Journal of Molecular Medicine

, Volume 92, Issue 3, pp 207–216 | Cite as

The role of cold shock domain proteins in inflammatory diseases

  • Jonathan A. Lindquist
  • Sabine Brandt
  • Anja Bernhardt
  • Cheng Zhu
  • Peter R. MertensEmail author


Cold shock domain proteins are characterized by the presence of one or more evolutionarily conserved cold shock domains, which each possess two nucleic acid-binding motifs. These proteins exert pleiotropic functions in cells via their ability to bind single-stranded RNA and/or DNA, thus allowing them to serve as transcriptional as well as translational regulators. Not only can they regulate their own expression, but they also regulate the expression of a number of pro- and anti-inflammatory cytokines, as well as cytokine receptors, making them key players in the orchestration of inflammatory processes and immune cell phenotypes. To add to their complexity, the expression of cold shock domain proteins is induced by cellular stress. At least one cold shock domain protein is actively secreted and binds to specific cell surface receptors, thereby influencing the proliferative and migratory capacity of the cell. The presence of cold shock domain proteins in the blood and/or urine of patients with cancer or inflammatory disease, as well as the identification of autoantibodies directed against these proteins make them potential targets of therapeutic interest.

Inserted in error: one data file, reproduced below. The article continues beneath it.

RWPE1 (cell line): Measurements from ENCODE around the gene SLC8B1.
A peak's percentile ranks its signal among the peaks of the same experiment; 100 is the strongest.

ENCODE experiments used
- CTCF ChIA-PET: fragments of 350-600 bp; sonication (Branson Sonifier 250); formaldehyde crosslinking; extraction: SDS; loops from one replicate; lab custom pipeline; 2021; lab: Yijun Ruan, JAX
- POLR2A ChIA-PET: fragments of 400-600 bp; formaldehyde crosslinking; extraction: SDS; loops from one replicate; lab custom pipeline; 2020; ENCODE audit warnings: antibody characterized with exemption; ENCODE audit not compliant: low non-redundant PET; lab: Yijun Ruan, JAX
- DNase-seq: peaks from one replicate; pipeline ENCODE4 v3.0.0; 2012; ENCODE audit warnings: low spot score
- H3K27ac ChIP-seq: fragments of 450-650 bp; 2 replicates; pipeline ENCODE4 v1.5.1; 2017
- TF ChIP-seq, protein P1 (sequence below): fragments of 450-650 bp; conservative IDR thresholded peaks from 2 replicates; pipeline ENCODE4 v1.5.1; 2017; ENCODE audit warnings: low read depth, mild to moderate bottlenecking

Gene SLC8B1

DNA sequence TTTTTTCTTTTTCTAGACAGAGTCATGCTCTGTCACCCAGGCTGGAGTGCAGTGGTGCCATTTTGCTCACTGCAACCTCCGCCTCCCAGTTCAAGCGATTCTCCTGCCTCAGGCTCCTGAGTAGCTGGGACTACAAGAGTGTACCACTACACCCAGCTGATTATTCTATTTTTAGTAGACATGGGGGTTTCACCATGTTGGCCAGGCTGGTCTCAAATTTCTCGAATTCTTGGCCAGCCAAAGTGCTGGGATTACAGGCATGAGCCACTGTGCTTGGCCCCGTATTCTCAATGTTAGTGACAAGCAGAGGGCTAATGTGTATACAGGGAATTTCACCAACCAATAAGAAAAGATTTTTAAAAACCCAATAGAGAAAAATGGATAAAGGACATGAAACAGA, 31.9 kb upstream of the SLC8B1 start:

Cold shock domain proteins Y-box protein-1 DNA-binding proteins RNA-binding proteins Inflammation Chemotaxis Cytokines 



This work was supported by grants from the Deutsche Forschungsgemeinschaft (DFG), Sonderforschungsbereich 854 (project A01) and Me1365/7-1. We apologize to those colleagues whose work we were unable to cite due to space restrictions.


The authors declare that they have no conflict of interests.


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Copyright information

© Springer-Verlag Berlin Heidelberg 2014

Authors and Affiliations

  • Jonathan A. Lindquist
    • 1
  • Sabine Brandt
    • 1
  • Anja Bernhardt
    • 1
  • Cheng Zhu
    • 1
    • 2
  • Peter R. Mertens
    • 1
    Email author
  1. 1.Department of Nephrology and Hypertension, Diabetes and EndocrinologyOtto-von-Guericke University MagdeburgMagdeburgGermany
  2. 2.Department of Nephrology, Sir Run Run Shaw HospitalZhejiang University School of MedicineHangzhouChina

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